Aeon Flux

Tagged: Film | TV

This title is more correctly given as Æon Flux.

1. US animated tv series (1991-1995). MTV. Created by Peter Chung. Executive producers Japhet Asher and Abby Terkuhle. Writers: Peter Chung (seasons one and two), plus Japhet Asher, Peter Chung, Todd French, Peter Gaffney, Mark Mars and others (season three). Voice cast includes Denise Poirier and John Rafter Lee. 16 episodes of various lengths. Colour.

Initially broadcast as six brief pieces totalling two minutes in all on Liquid Television (MTV's experimental animation show) this was followed by a second season of five five-minute episodes, then by a third season of ten half-hour shows. The first two seasons have no dialogue, save one word uttered by Æon ("plop"); Æon dies at the end of the first season and at the end of each second season episode.

Æon (Poirier) is a secret agent from the anarchist state of Monica who infiltrates the adjacent country of Bregna to assassinate its officials, including the dictator Trevor Goodchild (Lee); he is also, on occasion, her collaborator or lover – there is much flirting. The early episodes are short bursts of dark weirdness whose meaning is unclear; later episodes suffer from the requirement of plot and character to hold a longer story together, which dilute the disquieting edge possessed by the shorter pieces.

Set in a future Dystopia, the show uses many sf tropes: several Alien species, Clones, advanced Technology, Robots, Mutants, and so on. References to Gnosticism (e.g. the use of "Æon", the appearance of a Demiurge), has led to accusations of pretension – with story titles like "Utopia or Deuteranopia?" and "Thanatophobia" as supporting evidence – though tongues might be in cheek.

In the final episode, "End Sinister", Goodchild plans to speed up humanity's Evolution through Rays broadcast from a satellite – despite an extremely high fatality rate. This is put on hold when Æon discovers an alien in a hibernation pod. They find its ship (containing dead aliens already subjected to the ray); eventually Goodchild and the Alien depart in the ship to visit the latter's homeworld, whilst Æon sleeps in the pod awaiting their return. Eventually Æon awakes, to find Earth inhabited by the aliens: believing them to have wiped out humanity she sets off the evolution ray, killing most of the aliens; some flee to a Spaceship. Goodchild appears, explaining the "aliens" are evolved humanity: Æon knocks him out and takes him into the pod. As the ship departs a voice-over of Goodchild says "Go forth and multiply" ... but this ship is likely the one the original alien arrived in and a Time Loop may be under way. Curiously, the name of the satellite is "Aldis B", one letter short of SF author Brian W Aldiss. [SP]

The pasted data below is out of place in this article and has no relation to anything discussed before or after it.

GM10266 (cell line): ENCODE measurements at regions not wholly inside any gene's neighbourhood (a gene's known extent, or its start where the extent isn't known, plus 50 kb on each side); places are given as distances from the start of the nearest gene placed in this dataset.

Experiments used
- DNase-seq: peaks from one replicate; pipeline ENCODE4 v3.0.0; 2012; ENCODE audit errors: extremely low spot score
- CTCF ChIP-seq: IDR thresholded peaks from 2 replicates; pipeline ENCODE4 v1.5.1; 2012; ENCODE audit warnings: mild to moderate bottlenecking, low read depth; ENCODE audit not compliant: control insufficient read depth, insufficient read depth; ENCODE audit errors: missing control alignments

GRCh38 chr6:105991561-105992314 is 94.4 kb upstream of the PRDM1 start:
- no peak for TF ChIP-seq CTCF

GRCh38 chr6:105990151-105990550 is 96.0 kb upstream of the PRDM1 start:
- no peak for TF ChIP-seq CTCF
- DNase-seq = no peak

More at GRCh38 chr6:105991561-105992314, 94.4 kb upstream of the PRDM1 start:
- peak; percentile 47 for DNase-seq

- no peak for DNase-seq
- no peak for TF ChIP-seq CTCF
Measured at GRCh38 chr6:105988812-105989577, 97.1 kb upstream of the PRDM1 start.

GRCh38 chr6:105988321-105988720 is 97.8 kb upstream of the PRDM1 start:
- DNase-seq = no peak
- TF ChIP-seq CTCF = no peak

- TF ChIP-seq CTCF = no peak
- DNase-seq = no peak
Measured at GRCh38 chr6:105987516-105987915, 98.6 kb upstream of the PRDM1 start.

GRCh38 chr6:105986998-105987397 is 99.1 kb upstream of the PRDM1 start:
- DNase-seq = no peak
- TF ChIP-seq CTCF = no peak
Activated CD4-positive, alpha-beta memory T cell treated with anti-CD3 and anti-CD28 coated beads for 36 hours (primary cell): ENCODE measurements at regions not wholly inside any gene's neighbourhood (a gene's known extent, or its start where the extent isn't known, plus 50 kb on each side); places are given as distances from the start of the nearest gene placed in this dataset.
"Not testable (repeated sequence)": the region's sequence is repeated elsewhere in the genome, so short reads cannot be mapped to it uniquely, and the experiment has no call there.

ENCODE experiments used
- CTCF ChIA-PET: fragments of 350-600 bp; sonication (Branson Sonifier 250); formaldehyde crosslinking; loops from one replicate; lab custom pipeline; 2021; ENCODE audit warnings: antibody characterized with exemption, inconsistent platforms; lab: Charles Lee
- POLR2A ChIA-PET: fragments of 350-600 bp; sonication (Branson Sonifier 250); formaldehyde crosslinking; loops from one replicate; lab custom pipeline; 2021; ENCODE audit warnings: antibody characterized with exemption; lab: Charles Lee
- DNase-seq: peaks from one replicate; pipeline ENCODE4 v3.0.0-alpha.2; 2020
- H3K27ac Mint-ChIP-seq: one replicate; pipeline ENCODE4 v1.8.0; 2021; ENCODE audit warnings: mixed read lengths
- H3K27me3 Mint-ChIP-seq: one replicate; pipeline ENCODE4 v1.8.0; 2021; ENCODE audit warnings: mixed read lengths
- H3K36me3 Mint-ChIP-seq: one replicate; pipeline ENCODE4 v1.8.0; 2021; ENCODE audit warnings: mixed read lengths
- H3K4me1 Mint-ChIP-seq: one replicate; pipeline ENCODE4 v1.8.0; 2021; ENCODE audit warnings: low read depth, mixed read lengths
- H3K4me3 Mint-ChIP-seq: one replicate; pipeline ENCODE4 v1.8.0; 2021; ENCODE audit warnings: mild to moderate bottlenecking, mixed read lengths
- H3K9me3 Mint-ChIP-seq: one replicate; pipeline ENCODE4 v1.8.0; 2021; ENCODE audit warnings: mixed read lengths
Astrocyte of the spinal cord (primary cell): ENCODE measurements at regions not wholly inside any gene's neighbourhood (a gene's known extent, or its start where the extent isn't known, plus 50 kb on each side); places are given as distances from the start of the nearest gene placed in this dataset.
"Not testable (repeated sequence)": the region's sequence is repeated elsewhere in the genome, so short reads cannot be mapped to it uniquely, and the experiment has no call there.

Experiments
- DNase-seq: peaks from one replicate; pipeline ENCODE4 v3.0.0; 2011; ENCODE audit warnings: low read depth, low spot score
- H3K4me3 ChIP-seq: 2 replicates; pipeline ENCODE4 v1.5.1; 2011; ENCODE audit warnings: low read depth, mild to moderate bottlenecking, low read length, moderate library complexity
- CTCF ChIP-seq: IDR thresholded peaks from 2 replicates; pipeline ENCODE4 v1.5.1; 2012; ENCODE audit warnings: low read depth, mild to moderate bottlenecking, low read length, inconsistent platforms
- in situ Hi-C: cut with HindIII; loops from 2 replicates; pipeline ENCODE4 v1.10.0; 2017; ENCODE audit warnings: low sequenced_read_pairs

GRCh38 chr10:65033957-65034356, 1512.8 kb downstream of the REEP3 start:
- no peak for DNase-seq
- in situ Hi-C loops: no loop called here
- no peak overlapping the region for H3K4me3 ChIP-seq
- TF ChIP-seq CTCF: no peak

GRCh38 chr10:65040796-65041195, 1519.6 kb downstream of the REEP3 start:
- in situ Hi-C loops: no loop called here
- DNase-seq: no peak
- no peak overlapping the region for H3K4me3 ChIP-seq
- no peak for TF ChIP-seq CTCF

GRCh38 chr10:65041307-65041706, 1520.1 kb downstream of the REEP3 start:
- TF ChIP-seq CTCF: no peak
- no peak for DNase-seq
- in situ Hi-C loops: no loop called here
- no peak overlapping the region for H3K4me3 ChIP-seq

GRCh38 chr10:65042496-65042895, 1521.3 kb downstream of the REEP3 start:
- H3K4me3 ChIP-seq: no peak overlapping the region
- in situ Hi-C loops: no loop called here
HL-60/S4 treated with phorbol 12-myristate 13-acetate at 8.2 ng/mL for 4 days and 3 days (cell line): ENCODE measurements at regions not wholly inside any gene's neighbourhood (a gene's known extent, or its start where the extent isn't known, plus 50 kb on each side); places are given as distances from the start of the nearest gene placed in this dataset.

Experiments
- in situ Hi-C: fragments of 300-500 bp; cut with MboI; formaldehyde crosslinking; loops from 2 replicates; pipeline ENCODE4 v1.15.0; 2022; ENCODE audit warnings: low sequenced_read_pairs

2. Film (2005). Paramount Pictures and Lakeshore Entertainment present a Valhalla Motion Pictures and MTV Films production. Directed by Karyn Kusama. Written by Phil Hay and Matt Manfredi, based on the animated Television series Æon Flux (1991-1995) created by Peter Chung. Cast includes Marton Csokas, Frances McDormand, Jonny Lee Miller, Sophie Okonedo, Pete Postlethwaite and Charlize Theron. 93 minutes. Colour.

With a potentially excellent cast, bewilderingly rich in Oscar winners and nominees, Æon Flux is nonetheless pallid compared to its animated predecessor. With sadly typical Hollywood caution, the movie jettisons much of the weirdness and violence that had given the above Television series its cult status: a dumbing-down rendering it bland and conceptually dated. This in turn gives the actors not much to work with. The director, still a comparative novice, may have been another factor contributing to this weakness (though she was good enough to win best film at Sundance in 2000 for Girlfight, which she wrote and directed).

Centuries in the future, the remnants of humanity live in the walled city of Bregna, ruled by a scientific elite. Æon (Theron) is an assassin who seeks to topple the government, but her mission is complicated by her feelings for its leading member (Csokas).

Much of the plot hinges on a revelation about human cloning (see Clones) – the current population consists of replicas of the original Post-Holocaust survivors, many cloned generations later – but Æon Flux's laughable scientific illiteracy on the subject undercuts any dramatic potency this revelation might have had. What the film most resembles in style, setting and execution – despite a modestly generous budget – is a less-than-cutting edge computer Videogame. [JN/PN]

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